Shannon Shorr is a professional poker player from Tuscaloosa, Alabama. He finished fourth in the Card Player 2006 Player of the Year race. You can follow his progress at shannonshorr.com.

 
Any views or opinions expressed in this blog are solely those of the author and do not necessarily represent those of the ownership or management of CardPlayer.com.
 

Comments

tired_broke
over 11 years ago

Congrats on graduating. It's good to see a southern guy do well. Best of luck in the series.

 
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oldschooljerry
over 11 years ago

Congrads on graduating. It is a good feeling to know you achieved something that took so long.
I too thought I wouldn't use my degree once I became a tattoo artist, but looking back now, (its been 21 years since I graduated in 1989) I have realized that I actually do use my degree and all the things I learned I still apply to my life in all different ways. Some may not be applied directly what I learned in the process of working to achieve the goal as a whole is something that is greater then the sum of the achievement, if that makes sense. Hope to see you in Vegas during the WS.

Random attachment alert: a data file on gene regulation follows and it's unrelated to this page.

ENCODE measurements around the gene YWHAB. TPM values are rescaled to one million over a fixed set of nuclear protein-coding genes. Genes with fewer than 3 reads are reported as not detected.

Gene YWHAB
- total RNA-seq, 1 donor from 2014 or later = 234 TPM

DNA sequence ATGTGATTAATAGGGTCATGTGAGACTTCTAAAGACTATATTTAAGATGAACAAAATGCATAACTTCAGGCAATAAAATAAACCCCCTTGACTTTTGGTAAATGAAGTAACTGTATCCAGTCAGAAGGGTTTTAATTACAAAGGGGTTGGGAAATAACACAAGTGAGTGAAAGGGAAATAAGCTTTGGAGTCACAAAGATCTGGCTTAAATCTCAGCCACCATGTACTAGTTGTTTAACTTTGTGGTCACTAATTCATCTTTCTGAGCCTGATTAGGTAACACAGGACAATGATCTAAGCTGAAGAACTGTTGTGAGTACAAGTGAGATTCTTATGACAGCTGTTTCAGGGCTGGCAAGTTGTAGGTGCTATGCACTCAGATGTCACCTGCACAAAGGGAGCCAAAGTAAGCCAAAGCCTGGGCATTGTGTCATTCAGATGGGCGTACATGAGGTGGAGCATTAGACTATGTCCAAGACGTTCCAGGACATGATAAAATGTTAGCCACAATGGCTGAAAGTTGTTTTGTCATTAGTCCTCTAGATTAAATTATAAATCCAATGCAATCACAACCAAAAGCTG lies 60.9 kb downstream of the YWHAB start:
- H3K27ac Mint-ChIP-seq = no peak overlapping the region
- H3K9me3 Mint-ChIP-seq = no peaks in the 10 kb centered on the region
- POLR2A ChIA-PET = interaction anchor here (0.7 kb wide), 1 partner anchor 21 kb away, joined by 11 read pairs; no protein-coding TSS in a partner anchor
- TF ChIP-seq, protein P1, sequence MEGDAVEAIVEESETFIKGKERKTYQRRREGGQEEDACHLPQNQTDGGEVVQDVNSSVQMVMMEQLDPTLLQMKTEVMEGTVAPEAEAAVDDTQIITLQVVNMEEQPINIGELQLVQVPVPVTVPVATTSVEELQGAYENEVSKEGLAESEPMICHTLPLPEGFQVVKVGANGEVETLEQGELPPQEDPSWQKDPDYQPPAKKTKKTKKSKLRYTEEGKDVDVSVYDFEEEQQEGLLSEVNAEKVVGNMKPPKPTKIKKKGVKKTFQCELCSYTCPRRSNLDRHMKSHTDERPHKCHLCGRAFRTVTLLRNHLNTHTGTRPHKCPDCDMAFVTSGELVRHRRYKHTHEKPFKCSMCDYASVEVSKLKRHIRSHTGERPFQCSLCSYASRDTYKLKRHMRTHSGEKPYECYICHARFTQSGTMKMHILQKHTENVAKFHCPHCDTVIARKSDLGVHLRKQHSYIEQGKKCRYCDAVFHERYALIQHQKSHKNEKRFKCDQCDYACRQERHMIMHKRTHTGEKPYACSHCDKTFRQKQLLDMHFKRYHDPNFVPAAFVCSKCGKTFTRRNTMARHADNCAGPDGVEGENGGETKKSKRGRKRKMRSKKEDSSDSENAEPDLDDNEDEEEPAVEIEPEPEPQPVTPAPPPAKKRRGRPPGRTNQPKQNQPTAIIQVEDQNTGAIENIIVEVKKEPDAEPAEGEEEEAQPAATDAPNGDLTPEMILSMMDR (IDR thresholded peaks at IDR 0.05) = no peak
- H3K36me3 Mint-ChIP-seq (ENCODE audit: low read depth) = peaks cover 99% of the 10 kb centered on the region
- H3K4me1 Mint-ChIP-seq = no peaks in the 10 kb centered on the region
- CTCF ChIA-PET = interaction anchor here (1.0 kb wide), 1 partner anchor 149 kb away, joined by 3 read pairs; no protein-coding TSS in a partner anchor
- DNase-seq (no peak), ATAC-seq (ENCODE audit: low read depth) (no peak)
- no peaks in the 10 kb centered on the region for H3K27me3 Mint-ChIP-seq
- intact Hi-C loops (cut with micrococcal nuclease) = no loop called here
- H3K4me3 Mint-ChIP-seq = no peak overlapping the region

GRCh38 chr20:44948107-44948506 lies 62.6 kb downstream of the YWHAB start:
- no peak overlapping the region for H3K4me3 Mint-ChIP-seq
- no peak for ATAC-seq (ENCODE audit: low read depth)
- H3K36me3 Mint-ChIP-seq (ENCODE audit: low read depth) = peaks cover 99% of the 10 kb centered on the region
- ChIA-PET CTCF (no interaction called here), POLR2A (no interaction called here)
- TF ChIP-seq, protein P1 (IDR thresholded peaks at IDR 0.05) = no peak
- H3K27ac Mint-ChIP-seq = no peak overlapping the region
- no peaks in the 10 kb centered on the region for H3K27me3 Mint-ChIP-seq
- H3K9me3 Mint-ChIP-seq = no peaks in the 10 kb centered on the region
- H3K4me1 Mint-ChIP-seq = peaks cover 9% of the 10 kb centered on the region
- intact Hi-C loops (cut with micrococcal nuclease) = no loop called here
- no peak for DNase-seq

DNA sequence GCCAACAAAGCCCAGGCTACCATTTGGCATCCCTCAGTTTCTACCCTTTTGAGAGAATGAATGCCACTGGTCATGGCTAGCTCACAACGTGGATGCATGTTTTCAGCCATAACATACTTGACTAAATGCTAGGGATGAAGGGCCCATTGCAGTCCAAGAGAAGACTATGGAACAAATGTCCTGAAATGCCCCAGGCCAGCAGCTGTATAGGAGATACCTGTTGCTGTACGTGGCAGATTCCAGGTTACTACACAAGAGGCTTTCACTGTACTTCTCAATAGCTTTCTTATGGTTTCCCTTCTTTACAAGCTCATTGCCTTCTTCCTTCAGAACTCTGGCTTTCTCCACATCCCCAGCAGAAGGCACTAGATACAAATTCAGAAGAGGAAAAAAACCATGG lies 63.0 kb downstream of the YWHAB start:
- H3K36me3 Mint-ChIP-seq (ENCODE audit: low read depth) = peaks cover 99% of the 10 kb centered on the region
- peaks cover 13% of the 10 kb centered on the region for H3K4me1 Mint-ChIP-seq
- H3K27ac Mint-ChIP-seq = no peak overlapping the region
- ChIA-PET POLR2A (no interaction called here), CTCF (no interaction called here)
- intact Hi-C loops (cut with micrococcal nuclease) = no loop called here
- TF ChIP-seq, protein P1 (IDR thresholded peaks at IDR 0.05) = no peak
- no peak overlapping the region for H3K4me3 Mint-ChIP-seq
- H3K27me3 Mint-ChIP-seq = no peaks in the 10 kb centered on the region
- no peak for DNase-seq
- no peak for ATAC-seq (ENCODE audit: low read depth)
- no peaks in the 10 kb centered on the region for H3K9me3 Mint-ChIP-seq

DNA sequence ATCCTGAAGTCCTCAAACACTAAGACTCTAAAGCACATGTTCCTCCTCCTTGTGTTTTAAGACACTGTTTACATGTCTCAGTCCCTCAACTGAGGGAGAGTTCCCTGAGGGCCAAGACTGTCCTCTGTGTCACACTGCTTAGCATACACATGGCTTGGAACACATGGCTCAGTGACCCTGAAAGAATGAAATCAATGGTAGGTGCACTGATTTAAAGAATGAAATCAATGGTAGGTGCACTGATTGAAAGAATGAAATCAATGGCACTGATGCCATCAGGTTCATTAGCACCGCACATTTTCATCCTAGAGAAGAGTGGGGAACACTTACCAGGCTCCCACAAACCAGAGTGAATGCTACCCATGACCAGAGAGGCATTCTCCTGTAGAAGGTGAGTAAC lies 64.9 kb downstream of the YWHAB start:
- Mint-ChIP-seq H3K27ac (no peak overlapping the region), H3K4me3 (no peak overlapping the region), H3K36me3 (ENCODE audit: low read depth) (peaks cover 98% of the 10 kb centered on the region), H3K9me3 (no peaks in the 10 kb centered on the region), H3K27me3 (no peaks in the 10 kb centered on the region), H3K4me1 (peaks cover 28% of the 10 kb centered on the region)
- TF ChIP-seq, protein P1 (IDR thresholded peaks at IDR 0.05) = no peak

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chrisbest
over 11 years ago

Congratulations on graduating! Nice job also in putting things in perspective. I've read your blog now and then over the course of the past few years and found it to be enjoyable. Good luck at the WSOP and all your future endeavors, and continue to keep a good head on your shoulders!
Best, CB